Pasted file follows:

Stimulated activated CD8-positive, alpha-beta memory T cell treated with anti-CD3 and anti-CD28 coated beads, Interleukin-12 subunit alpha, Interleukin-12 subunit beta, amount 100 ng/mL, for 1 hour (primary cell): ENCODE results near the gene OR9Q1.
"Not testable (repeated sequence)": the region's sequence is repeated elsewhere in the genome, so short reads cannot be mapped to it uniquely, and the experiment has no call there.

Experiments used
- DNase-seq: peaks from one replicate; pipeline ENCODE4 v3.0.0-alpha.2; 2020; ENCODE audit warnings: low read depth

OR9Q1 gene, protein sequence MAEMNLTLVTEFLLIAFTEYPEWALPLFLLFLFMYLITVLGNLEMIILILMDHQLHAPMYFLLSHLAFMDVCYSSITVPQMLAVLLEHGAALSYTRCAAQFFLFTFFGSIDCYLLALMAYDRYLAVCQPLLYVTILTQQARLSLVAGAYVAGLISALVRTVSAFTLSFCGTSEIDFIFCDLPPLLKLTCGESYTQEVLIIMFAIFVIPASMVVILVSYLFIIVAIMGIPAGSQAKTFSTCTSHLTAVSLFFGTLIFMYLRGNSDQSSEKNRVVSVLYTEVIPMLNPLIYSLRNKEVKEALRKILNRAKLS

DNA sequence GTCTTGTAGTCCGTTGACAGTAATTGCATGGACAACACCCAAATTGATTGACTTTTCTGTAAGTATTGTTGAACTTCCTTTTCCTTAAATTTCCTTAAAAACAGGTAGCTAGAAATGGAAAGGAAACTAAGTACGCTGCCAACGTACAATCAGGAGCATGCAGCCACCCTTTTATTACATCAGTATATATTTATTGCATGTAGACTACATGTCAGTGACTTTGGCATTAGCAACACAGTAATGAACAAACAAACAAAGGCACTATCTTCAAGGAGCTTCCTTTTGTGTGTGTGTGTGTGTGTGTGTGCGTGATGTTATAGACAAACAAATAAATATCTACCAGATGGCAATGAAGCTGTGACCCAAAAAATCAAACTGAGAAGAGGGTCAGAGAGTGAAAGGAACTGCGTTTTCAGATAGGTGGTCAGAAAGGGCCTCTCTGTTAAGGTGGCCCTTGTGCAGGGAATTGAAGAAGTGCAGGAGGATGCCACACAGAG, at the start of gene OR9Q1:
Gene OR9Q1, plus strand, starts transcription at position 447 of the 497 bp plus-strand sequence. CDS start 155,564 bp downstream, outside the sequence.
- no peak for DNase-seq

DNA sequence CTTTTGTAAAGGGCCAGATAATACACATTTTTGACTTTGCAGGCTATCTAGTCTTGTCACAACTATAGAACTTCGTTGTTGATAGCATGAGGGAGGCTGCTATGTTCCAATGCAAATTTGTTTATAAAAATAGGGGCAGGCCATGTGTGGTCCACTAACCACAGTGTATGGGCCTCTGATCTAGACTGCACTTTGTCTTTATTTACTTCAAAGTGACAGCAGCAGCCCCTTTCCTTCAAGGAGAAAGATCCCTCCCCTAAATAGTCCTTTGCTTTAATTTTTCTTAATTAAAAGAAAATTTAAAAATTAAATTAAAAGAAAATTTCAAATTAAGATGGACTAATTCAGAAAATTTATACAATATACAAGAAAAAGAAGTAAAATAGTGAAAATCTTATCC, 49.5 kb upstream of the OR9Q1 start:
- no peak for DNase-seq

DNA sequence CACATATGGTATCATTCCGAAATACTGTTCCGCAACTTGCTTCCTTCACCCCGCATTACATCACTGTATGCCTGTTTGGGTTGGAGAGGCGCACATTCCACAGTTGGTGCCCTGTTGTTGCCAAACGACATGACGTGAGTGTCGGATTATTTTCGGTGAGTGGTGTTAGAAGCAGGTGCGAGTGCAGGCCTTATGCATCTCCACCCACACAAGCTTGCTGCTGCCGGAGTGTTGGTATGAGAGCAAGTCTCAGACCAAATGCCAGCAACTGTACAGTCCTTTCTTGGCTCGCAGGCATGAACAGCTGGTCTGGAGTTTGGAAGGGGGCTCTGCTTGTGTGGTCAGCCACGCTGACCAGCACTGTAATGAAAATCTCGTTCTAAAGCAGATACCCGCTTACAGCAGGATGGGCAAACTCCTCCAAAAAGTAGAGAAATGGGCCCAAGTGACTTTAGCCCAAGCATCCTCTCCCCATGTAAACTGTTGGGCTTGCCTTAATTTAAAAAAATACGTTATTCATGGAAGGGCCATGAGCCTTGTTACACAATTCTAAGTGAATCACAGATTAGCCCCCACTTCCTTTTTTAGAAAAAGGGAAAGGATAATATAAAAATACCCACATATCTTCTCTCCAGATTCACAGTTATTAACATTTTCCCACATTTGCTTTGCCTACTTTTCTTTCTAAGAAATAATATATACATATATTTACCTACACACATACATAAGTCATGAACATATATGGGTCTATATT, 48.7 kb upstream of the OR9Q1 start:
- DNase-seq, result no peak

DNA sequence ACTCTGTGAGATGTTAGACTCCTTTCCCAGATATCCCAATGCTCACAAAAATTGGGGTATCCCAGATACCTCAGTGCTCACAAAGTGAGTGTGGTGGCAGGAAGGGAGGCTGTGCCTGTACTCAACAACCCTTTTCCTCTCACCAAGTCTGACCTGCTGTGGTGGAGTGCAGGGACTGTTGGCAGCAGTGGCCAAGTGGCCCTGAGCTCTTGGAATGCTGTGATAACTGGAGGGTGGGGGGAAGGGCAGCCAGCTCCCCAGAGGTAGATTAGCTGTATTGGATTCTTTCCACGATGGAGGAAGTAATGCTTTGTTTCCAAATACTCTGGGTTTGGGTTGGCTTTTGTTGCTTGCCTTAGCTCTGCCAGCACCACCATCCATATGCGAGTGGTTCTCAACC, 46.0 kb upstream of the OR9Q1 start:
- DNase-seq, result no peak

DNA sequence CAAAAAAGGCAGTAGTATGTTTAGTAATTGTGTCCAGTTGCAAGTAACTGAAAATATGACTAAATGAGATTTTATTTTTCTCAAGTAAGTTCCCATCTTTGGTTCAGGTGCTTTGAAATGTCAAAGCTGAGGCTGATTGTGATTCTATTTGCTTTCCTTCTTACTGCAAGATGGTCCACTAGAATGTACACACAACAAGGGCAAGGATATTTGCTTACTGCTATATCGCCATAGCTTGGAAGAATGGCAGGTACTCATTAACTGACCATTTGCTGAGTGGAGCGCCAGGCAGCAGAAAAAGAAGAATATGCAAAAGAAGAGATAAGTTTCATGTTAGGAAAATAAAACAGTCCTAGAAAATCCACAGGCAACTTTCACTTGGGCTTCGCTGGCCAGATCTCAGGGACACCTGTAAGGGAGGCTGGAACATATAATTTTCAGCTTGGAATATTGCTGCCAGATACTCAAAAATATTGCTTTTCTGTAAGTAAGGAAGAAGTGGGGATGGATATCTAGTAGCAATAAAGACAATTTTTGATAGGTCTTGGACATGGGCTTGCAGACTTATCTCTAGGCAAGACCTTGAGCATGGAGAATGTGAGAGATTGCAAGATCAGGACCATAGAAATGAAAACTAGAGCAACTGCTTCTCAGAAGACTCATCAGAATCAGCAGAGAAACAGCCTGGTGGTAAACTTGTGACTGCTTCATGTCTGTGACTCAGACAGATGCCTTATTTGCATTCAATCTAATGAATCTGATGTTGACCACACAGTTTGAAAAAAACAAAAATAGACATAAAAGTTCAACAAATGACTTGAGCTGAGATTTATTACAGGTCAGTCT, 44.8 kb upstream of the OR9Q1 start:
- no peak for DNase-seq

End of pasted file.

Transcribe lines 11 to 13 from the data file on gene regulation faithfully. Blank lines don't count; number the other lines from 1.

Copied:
DNA sequence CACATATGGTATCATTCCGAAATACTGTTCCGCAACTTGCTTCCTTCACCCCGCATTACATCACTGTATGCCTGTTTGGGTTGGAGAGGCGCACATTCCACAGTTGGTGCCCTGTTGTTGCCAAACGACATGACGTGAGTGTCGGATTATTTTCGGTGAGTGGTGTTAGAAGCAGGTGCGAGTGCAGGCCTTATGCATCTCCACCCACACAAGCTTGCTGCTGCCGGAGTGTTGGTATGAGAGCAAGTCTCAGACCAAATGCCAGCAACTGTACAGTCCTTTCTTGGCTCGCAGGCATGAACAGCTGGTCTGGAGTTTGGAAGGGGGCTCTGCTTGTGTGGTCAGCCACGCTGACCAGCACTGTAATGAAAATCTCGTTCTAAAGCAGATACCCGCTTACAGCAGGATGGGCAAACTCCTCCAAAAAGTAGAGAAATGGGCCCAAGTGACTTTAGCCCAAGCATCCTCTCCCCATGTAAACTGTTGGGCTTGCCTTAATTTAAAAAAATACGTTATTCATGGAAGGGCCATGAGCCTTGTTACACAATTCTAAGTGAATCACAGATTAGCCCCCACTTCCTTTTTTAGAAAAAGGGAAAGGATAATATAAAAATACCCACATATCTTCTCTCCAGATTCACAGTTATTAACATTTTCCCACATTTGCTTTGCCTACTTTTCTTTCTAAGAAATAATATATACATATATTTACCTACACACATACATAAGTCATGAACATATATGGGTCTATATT, 48.7 kb upstream of the OR9Q1 start:
- DNase-seq, result no peak

DNA sequence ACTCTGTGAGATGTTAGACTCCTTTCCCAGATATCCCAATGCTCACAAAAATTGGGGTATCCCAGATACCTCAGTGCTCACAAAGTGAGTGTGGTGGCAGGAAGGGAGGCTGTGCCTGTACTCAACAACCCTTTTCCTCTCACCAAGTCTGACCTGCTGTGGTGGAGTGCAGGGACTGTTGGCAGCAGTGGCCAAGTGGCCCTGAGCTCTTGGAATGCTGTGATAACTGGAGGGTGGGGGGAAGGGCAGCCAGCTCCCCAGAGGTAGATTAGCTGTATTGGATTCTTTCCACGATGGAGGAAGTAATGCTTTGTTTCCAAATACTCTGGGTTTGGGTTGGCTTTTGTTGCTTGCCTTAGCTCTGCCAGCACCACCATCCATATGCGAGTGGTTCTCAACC, 46.0 kb upstream of the OR9Q1 start: